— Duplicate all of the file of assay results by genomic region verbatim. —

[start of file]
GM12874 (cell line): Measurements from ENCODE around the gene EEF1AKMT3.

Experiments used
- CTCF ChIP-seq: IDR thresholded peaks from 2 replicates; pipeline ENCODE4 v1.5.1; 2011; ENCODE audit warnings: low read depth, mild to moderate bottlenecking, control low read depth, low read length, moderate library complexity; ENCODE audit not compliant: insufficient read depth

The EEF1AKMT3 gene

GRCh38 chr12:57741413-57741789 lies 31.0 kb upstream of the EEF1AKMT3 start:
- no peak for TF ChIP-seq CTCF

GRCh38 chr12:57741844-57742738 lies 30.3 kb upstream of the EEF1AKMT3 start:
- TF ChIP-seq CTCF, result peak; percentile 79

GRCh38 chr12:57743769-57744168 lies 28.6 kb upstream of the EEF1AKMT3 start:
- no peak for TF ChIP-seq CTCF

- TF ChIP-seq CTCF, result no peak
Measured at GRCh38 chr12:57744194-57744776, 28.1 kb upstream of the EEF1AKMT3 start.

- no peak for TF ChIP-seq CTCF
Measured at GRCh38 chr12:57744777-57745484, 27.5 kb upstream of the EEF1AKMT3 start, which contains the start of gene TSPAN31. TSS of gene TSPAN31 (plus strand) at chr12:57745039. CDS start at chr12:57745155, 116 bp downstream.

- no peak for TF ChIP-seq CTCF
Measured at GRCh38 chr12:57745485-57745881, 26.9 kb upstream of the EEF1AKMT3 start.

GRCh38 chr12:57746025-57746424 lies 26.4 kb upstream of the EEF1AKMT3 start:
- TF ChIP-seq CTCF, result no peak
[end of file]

GM12874 (cell line): Measurements from ENCODE around the gene EEF1AKMT3.

Experiments used
- CTCF ChIP-seq: IDR thresholded peaks from 2 replicates; pipeline ENCODE4 v1.5.1; 2011; ENCODE audit warnings: low read depth, mild to moderate bottlenecking, control low read depth, low read length, moderate library complexity; ENCODE audit not compliant: insufficient read depth

The EEF1AKMT3 gene

GRCh38 chr12:57741413-57741789 lies 31.0 kb upstream of the EEF1AKMT3 start:
- no peak for TF ChIP-seq CTCF

GRCh38 chr12:57741844-57742738 lies 30.3 kb upstream of the EEF1AKMT3 start:
- TF ChIP-seq CTCF, result peak; percentile 79

GRCh38 chr12:57743769-57744168 lies 28.6 kb upstream of the EEF1AKMT3 start:
- no peak for TF ChIP-seq CTCF

- TF ChIP-seq CTCF, result no peak
Measured at GRCh38 chr12:57744194-57744776, 28.1 kb upstream of the EEF1AKMT3 start.

- no peak for TF ChIP-seq CTCF
Measured at GRCh38 chr12:57744777-57745484, 27.5 kb upstream of the EEF1AKMT3 start, which contains the start of gene TSPAN31. TSS of gene TSPAN31 (plus strand) at chr12:57745039. CDS start at chr12:57745155, 116 bp downstream.

- no peak for TF ChIP-seq CTCF
Measured at GRCh38 chr12:57745485-57745881, 26.9 kb upstream of the EEF1AKMT3 start.

GRCh38 chr12:57746025-57746424 lies 26.4 kb upstream of the EEF1AKMT3 start:
- TF ChIP-seq CTCF, result no peak